Facts have taken a real beating over the last few years. In fact, the lack of facts is what has led to some big names discrediting journalists as Fake News. News is real, facts are real, Fake News is the work of those who’d like to keep you misinformed and angry. Twitter helps them.
Don’t get mad, go find the facts.
Full disclosure: I use Twitter a lot. I wake up and go in search of my news from various, “blue checkmark verified,” major sources. International, national and local news organizations — then I head to TV, news talk radio, and Google.
If you’re not careful, it’s fascinating how quickly you can go from facts to folly. Because when it comes to Fake News, Twitter Rules.
Twitter needs rules beyond the obvious: don’t retweet your own tweet, don’t feed the trolls, don’t hijack someone’s post with your drama, try and keep the language clean, don’t tweet while intoxicated, etc.
For many, Twitter is a great resource; for example, it has become how some politicians communicate with one another, and their base. For some citizens, it’s the only source for news – and that poses a problem.
Twitter is 240 characters of information, or misinformation. I’ve lost count of the number of debates started by the latter. “Headline only” readers, those who retweet without reading; you know the type: certain they are informed…but aren’t.
Often, they agree with the headline and hit retweet never having actually read the content.
Just because it’s on this global platform does not mean it is, in fact, fact.
You need only look to the daily posts by the current president to know that sometimes, Twitter is used to communicate with those who never, ever, fact check.
Don’t be one of those twerps. Fact check. Snopes.com – a site exclusively devoted to fact-checking rumours, myths, and the news – is my friend, and should be yours too.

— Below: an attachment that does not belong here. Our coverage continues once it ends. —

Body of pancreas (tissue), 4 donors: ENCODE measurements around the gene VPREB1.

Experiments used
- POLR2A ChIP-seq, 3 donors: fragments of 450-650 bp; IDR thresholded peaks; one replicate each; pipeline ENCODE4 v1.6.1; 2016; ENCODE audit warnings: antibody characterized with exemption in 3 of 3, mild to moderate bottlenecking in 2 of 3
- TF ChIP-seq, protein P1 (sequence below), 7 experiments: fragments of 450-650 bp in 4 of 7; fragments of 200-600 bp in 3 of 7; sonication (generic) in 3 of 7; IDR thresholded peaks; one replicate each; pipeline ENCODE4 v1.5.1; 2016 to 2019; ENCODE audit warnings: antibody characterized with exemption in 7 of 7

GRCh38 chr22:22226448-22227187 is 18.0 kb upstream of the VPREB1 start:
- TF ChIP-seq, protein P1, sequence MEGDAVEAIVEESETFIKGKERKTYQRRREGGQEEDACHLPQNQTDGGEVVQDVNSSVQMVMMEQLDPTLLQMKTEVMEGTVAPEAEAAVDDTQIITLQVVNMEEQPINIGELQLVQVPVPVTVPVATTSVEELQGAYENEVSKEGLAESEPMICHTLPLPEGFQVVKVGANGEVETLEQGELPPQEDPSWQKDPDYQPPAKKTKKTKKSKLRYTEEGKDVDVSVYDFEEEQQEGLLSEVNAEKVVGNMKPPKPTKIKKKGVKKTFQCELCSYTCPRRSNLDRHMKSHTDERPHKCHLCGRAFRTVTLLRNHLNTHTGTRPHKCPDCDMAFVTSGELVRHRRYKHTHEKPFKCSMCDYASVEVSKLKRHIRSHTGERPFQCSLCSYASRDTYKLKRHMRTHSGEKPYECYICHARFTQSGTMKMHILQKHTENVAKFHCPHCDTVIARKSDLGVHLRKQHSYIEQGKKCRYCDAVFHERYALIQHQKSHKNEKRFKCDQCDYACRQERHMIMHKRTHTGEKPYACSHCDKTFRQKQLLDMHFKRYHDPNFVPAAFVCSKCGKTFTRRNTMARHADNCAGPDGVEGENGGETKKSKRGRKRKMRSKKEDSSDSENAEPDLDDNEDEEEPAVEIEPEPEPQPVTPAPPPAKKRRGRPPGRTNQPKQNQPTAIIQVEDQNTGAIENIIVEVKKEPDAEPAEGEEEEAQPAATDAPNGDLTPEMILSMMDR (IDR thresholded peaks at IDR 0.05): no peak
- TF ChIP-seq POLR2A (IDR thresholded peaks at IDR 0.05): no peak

Twitter is the News Stand of 2018. Where you get the sometimes-screaming headlines. Where one might peruse, and consume, based on interests or point-of-view rather than read a paper, front-to-back. The lost art of reading random stories from many different perspectives.
Newsrooms go through a strict vetting process. Twitter does not. The vetting falls to us, the reader.
Unfortunately, that all too frequently falls by the wayside.
One step beyond this is the attempt at correction on Twitter. That can quickly turn into a fight. Users are increasingly crass and condescending, making for a world where fact correction turns into a throwdown.
When the battles heat up, it’s an acrimonious slippery slope. Folks take sides and defend at all cost, often hurling insults that would rarely be uttered face-to-face.
Sometimes there is the ultimate pushback: The Block. That, too, can start a fight, even though the instigator no longer sees the slam tweets. There are entire offshoot viral threads created around who’s blocked who. It’s wild to watch, and yet at the root it’s a complete distraction from the basic idea behind Twitter: communication.
I recently discovered “mute conversation” after my feed was hijacked by a few folks deeply entrenched in battle. Between them they had 150 followers, but by tagging me their reach was far wider. Muting the conversation – one specific thread, not the users – not only made my timeline a saner place, but reduces their reach.
Knowing when to engage and when to step back is important. As it continues to grow, Twitter needs to find a place for decency. Every now and then we should all turn away from Twitter and search out some facts. Lesson: “Pictures and words together don’t equal facts”.
I’m adding a rule to Twitter today: Stop sharing posts without checking their accuracy.
Jody Vance is a born and raised Vancouverite who has spent 30 years in both local and national media. The first woman in the history of Canadian TV to host her own sports show in primetime, since 2011 she’s been working in both TV and radio covering news and current affairs.